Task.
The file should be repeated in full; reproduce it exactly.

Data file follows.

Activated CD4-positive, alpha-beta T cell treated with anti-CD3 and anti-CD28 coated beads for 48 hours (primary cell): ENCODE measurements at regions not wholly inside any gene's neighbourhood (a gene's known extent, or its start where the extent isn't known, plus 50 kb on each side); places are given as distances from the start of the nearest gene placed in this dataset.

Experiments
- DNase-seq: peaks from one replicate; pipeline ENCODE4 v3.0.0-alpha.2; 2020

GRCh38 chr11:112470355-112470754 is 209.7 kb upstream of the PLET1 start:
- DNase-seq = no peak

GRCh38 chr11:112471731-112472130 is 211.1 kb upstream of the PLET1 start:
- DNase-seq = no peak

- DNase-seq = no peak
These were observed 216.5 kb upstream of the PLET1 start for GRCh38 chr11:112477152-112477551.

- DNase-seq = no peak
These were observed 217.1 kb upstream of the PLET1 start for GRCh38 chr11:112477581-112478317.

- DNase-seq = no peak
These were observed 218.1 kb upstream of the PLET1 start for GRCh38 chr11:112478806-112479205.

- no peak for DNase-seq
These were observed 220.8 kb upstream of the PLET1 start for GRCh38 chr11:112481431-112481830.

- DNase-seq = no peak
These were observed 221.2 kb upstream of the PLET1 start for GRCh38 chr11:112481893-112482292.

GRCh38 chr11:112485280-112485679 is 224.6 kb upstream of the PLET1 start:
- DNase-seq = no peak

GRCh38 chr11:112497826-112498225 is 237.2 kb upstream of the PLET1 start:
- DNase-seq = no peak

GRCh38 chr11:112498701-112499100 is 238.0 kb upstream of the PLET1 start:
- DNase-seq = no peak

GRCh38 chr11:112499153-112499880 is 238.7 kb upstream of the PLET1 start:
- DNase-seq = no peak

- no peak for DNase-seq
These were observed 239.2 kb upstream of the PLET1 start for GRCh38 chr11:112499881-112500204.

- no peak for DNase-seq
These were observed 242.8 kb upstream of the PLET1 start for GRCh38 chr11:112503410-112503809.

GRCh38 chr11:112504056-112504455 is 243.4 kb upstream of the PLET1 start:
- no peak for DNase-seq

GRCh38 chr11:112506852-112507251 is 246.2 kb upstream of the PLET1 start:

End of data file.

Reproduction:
Activated CD4-positive, alpha-beta T cell treated with anti-CD3 and anti-CD28 coated beads for 48 hours (primary cell): ENCODE measurements at regions not wholly inside any gene's neighbourhood (a gene's known extent, or its start where the extent isn't known, plus 50 kb on each side); places are given as distances from the start of the nearest gene placed in this dataset.

Experiments
- DNase-seq: peaks from one replicate; pipeline ENCODE4 v3.0.0-alpha.2; 2020

GRCh38 chr11:112470355-112470754 is 209.7 kb upstream of the PLET1 start:
- DNase-seq = no peak

GRCh38 chr11:112471731-112472130 is 211.1 kb upstream of the PLET1 start:
- DNase-seq = no peak

- DNase-seq = no peak
These were observed 216.5 kb upstream of the PLET1 start for GRCh38 chr11:112477152-112477551.

- DNase-seq = no peak
These were observed 217.1 kb upstream of the PLET1 start for GRCh38 chr11:112477581-112478317.

- DNase-seq = no peak
These were observed 218.1 kb upstream of the PLET1 start for GRCh38 chr11:112478806-112479205.

- no peak for DNase-seq
These were observed 220.8 kb upstream of the PLET1 start for GRCh38 chr11:112481431-112481830.

- DNase-seq = no peak
These were observed 221.2 kb upstream of the PLET1 start for GRCh38 chr11:112481893-112482292.

GRCh38 chr11:112485280-112485679 is 224.6 kb upstream of the PLET1 start:
- DNase-seq = no peak

GRCh38 chr11:112497826-112498225 is 237.2 kb upstream of the PLET1 start:
- DNase-seq = no peak

GRCh38 chr11:112498701-112499100 is 238.0 kb upstream of the PLET1 start:
- DNase-seq = no peak

GRCh38 chr11:112499153-112499880 is 238.7 kb upstream of the PLET1 start:
- DNase-seq = no peak

- no peak for DNase-seq
These were observed 239.2 kb upstream of the PLET1 start for GRCh38 chr11:112499881-112500204.

- no peak for DNase-seq
These were observed 242.8 kb upstream of the PLET1 start for GRCh38 chr11:112503410-112503809.

GRCh38 chr11:112504056-112504455 is 243.4 kb upstream of the PLET1 start:
- no peak for DNase-seq

GRCh38 chr11:112506852-112507251 is 246.2 kb upstream of the PLET1 start: